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Transparent Tuning, WispDDE and SatPC32



Quoting Erich Eichmann <erich.eichmann@t-online.de>:

> Hello Bruce,
> when you want to steer the radio with SatPC32 you should do that by
> SatPC32
> directly via a COM port or USB-to-Serial adapter. That allows
> "transparent"
> tuning. Transparent tuning means, with SSB sats you can tune the radio
> with
> the VFO knob around the passband like you can with  terrestrial
> operation.
> When you stop moving the knob the program calculates and sets the
> corresponding new uplink frequency and the automatic Doppler correction
> continues with the new  frequencies.
> That requires, however, that the radio is steered directly by SatPC32
> via a
> COM port. SatPC32 polls the RX-VFO frequency  once per second. So it
> can
> recognize whether the user moved the VFO knob and then calculate the
> corresponding uplink frequency. That nis not possible, however, when
> SatPC32
> has no direct COM port access but sends its output via DDE to a further
> program that outputs it to the hardware. In that case the radio cannot
> be
> tuned with the VFO knob but only via the mouse or keyboard.
> 
> vy 73s, Erich,


Erich:

Thank your for your prompt replies, and for SatPC32, which is an excellent
package. It is especially valuable to be able to test its applicability
using a fully functional demo. As in many other fields, the software
developers are the ones who are driving so much innovation in satellite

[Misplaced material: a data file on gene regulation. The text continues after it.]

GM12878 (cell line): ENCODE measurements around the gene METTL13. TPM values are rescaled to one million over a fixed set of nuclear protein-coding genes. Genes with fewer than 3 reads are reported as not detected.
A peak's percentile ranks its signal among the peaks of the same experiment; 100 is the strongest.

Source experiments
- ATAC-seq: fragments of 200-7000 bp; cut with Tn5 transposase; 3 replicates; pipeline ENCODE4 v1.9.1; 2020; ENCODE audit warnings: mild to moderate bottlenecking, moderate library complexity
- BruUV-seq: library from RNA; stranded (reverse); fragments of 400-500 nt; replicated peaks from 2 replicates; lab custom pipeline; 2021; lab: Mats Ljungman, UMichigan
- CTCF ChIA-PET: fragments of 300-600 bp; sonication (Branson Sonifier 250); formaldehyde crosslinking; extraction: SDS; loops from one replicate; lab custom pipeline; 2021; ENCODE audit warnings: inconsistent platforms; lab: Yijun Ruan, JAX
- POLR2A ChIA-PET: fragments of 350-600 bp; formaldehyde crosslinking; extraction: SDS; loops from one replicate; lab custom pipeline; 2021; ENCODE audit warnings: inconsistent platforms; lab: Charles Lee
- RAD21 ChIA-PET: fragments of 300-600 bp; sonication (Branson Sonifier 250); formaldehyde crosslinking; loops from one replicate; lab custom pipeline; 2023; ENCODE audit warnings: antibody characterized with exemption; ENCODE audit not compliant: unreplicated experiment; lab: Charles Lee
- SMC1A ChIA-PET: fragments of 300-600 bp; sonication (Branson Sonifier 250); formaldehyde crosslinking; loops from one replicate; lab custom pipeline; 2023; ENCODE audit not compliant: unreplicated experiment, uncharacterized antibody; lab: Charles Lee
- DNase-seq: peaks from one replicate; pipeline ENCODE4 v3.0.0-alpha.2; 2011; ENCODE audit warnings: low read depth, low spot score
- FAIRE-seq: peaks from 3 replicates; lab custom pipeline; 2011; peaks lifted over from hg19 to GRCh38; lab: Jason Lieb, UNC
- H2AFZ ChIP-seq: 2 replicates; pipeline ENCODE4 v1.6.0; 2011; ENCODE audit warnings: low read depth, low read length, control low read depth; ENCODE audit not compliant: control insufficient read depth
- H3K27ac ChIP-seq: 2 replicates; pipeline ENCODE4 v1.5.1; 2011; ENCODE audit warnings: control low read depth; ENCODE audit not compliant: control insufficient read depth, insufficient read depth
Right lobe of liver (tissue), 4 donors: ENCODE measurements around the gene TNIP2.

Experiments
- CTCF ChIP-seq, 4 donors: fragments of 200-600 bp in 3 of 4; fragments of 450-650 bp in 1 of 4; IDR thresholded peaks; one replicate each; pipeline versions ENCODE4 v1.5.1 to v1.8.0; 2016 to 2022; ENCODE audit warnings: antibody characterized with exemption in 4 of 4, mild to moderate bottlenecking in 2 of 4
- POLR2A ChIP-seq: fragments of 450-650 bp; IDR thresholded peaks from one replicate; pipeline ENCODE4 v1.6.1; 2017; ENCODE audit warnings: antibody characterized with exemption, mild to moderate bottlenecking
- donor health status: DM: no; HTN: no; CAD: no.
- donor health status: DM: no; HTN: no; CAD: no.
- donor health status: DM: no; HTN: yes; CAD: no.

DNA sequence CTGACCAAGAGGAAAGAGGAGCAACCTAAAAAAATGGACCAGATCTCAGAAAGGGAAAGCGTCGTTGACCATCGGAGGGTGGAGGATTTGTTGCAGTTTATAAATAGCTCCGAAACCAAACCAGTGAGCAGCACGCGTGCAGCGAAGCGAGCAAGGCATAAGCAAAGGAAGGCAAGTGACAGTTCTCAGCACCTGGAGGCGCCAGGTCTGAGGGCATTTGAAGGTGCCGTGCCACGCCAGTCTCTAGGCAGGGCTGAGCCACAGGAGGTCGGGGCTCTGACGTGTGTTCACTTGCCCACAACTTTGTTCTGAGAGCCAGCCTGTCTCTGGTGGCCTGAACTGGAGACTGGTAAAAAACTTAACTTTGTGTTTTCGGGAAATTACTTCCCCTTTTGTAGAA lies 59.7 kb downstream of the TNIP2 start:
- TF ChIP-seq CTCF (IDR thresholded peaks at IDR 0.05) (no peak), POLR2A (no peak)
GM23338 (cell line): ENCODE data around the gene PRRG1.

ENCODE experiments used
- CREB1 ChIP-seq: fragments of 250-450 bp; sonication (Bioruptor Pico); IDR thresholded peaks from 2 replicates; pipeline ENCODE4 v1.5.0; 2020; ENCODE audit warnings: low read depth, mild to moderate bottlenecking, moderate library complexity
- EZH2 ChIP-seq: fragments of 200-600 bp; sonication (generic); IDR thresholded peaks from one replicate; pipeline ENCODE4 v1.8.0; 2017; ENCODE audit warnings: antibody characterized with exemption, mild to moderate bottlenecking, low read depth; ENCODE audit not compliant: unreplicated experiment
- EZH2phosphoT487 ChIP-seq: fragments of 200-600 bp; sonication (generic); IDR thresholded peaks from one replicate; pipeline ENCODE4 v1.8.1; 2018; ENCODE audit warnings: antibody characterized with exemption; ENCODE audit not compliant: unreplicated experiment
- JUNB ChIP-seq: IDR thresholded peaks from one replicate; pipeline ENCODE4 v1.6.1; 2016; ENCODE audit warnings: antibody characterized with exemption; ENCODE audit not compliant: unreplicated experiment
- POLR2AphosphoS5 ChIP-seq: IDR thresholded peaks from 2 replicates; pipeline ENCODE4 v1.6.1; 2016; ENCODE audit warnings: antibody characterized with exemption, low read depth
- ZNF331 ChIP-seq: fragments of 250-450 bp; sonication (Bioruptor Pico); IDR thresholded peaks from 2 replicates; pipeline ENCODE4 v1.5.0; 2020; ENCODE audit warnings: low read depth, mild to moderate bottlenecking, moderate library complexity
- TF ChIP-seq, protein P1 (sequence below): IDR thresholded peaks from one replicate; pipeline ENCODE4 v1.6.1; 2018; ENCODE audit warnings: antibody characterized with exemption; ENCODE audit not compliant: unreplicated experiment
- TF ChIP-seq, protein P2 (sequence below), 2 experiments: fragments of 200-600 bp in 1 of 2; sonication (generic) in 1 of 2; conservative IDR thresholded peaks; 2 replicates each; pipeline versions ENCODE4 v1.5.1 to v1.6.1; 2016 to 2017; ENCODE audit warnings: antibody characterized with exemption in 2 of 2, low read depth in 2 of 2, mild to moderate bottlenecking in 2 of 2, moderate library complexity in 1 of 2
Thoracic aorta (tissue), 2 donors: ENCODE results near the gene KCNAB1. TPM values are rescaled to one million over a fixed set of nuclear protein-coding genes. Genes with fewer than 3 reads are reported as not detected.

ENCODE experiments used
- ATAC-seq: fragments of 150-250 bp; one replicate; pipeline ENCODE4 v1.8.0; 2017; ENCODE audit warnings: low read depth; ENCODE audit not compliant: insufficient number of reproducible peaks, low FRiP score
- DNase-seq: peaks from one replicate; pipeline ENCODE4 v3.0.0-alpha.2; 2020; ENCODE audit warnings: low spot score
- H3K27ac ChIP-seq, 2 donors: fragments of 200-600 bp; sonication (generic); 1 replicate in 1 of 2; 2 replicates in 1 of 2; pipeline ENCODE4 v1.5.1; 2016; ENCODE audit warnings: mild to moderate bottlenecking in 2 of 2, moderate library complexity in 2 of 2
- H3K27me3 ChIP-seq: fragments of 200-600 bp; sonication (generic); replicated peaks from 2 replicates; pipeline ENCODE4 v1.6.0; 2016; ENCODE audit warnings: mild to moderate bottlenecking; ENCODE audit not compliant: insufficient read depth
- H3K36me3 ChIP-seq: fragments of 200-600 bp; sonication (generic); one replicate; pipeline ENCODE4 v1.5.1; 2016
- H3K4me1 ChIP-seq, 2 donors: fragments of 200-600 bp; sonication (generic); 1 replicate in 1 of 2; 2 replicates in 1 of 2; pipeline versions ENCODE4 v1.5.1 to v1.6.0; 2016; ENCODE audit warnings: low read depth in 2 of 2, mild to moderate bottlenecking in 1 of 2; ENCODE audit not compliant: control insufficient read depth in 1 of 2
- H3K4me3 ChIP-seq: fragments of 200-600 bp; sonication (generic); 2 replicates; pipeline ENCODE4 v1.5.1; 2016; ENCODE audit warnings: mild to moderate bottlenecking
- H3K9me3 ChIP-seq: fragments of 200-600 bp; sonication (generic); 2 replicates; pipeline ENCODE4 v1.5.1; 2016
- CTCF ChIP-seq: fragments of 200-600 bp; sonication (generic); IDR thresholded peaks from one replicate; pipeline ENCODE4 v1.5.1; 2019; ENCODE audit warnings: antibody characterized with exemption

operations.

Interestingly, I believe I *can* do full doppler tuning with WispDDE and
SatPC32. In any case, when I set this up with two FT-817s, the transmitting
radio's frequency does change after one changes the uplink radio's
frequency (via the tuning knob), and it seems that the resulting uplink
frequency is the one listed in SatPC32's main window. (This works with
Orbitron and WispDDE, too, as recommended by one member of this list; I'd
be interested in others' confirmation or refutation.)

You mention that one can do this directly, as well. But if I have
understood the instructions correctly, the two radio option in SatPC32
assigns one radio the role of transmitter and the other the role of
receiver. In this case, when switching from VO-52 to FO-29 one would need
to alter which radio plays the role of receiver and which transmitter. When
working with HRD, I do this by switching radios in the synchroniser;
WispDD, however, provides an added level of abstraction. It allows you to
assign a radio to a *band* (or selection of bands, or birds, or even
modes). Thus, when switching from VO-52 to FO-29, the 70cm radio becomes
the receiving one, and its dial is the master tuner, driving the 2m radio's
frequency. It will also change modes, though this seems not always to work
properly on the FT-817. 

The price to pay is that the tuning is less smooth. 

I think that a software-driven, easy two radio setup is a good way to get
people involved in satellite operations. Why is this? Well, a fair number
of operators have a 160m-70cm main rig on hand. If we can convince them
that an additional $380 second-hand FT-817 will be all it takes to have a
satellite station (sans antennas and preamps), I expect they will be more
willing to take the leap.

On this point, I note that saving the changes to doppler frequency (via the
CAT window) requires a radio be connected to SatPC32's COM port. This is
presumably to keep a user from altering these values when the radio is not
being controlled by the program. In my case, though, it means that I can't
make these changes when I'm connected via WispDDE. 

73, Bruce 
VE9QRP 

-- 
Bruce Robertson, 
Dept. of Classics, Mount Allison University
http://heml.mta.ca
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